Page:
Saturday, September 19, 2009

"Finished" by Robert Reed

Another day, another story about immortality. Or rather, another story about the cost of immortality, which is almost invariably a more important question than whether immortality itself will ever be acheivable.

In Reed's iteration of the theme, immortality is acheived by a process called "finishing," in which a person's mind is imprinted on a crystal, which is then placed inside an artificial body. The drawbacks are that the process destroys the person's original body, and freezes their consciousness into the state they were in when the finishing was performed. Essentially, people that are finished are frozen in time. The can use memory sinks to learn new things and store their new experiences, but, essentially, they remain the same person that they were at the moment they were finished.

There are a lot of directions that Reed could have taken with this premise, many of which have already explored to death (excuse the pun). Of course, he could of asked whether the finished are really people anymore, whether the person really dies during the process, or if immortality is really worth the cost of being frozen in time.* Instead, Reed focuses on the physical cost of being finshed. To a certain extent, Reed is a realist/pessimist (depending on how you look at it) about humanity and society. In his world, much like it would be in ours, finishing is not a cheap process. It costs hundreds of thousands of dollars to even have the most basic of finished bodies, and much more for the creation of the crystallized brain.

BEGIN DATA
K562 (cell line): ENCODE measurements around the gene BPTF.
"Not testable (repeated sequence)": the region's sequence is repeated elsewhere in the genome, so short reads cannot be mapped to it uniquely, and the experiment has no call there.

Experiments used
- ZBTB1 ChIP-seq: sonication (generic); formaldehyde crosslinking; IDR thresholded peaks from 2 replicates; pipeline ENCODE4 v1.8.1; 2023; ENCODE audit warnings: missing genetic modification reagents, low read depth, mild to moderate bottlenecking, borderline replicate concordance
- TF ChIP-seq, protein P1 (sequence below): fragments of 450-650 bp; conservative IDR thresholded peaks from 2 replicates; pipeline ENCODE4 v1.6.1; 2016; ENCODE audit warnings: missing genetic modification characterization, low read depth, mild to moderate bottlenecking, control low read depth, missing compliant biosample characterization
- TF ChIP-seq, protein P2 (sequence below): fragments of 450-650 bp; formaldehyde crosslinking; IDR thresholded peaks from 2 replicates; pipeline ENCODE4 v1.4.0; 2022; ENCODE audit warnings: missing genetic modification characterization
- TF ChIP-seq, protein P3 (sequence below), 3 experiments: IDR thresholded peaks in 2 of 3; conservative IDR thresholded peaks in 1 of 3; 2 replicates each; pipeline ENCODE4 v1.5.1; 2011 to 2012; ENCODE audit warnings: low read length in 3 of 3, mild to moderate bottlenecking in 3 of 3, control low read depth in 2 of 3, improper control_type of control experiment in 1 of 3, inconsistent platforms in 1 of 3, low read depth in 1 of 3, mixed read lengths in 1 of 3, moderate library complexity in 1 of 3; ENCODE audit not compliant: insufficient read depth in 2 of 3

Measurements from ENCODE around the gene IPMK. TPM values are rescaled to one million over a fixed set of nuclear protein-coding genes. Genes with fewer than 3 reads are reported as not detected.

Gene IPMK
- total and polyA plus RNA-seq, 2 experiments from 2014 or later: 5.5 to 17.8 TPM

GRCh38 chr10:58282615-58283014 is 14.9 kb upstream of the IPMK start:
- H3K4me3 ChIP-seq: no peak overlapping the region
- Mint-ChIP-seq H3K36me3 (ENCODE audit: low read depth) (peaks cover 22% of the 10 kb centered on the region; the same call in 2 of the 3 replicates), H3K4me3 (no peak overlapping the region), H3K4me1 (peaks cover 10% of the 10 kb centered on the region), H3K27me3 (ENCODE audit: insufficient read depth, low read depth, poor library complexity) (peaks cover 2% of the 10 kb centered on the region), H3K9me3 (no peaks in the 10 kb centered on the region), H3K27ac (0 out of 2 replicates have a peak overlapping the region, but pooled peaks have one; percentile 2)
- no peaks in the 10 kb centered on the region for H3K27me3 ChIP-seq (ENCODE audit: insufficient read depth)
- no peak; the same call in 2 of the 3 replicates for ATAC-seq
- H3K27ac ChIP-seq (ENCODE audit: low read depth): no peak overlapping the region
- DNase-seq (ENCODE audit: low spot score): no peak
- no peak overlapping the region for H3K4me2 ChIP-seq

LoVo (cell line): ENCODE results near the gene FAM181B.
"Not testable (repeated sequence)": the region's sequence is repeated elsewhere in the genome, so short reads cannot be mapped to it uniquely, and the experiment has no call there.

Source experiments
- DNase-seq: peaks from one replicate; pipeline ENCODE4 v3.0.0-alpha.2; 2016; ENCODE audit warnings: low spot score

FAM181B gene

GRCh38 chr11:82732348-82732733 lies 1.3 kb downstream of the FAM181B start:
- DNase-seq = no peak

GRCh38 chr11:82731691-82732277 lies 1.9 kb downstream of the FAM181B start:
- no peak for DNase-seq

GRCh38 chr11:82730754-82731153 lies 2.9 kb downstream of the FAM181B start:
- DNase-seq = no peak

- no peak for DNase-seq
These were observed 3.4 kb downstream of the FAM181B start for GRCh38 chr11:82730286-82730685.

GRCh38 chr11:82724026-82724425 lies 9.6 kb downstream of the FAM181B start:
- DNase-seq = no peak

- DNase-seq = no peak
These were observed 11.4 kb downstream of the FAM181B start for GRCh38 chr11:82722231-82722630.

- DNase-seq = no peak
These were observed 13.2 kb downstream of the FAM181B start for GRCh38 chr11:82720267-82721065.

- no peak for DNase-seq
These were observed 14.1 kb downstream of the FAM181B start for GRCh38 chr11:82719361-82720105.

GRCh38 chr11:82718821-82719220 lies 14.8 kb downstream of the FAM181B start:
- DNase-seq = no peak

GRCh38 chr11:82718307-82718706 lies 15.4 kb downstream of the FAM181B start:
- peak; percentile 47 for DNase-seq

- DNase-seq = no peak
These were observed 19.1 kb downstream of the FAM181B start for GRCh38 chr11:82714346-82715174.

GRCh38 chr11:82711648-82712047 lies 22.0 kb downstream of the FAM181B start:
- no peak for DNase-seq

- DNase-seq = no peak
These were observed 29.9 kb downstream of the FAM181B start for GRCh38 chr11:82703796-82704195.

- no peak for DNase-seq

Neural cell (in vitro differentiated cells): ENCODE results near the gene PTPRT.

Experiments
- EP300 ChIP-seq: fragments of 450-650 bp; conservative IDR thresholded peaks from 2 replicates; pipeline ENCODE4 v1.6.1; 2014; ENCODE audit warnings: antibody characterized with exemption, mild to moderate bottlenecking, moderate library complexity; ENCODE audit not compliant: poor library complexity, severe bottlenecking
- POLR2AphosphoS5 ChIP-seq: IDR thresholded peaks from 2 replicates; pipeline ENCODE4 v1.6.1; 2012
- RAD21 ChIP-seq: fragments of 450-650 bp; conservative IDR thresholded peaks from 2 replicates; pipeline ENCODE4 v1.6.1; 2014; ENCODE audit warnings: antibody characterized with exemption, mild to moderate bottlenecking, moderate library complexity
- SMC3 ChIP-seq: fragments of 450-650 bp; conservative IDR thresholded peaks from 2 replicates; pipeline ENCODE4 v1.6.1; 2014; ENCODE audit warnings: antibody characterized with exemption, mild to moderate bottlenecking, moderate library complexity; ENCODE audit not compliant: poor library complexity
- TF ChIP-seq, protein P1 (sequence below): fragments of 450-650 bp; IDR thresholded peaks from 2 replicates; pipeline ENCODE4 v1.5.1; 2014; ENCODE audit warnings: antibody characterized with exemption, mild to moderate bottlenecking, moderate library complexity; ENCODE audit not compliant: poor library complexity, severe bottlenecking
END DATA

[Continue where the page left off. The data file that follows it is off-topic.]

However, as you see in the story itself, it isn't only the super-rich that get finished. Many average people seem to go through the process as well. So, the question remains, how does the average person pay for their finishing. Keeping in mind that, after the process is completed, the finished person is essentially immortal, the possibilities are quite disturbing. I'll leave it at that, because I don't want to ruin anything, although I will say that the resolution does not show a very positive picture of the capitalist spirit.

*To a certain extent, he does address this last question briefly, when we hear the story of a terminally ill man who was finished to escape death. We find out that, because he was sick and miserable and in pain when he was finished, he remains locked in that state for eternity. Basically, this is just a point for the argument on the main character's part for picking the "perfect" day to be finished.

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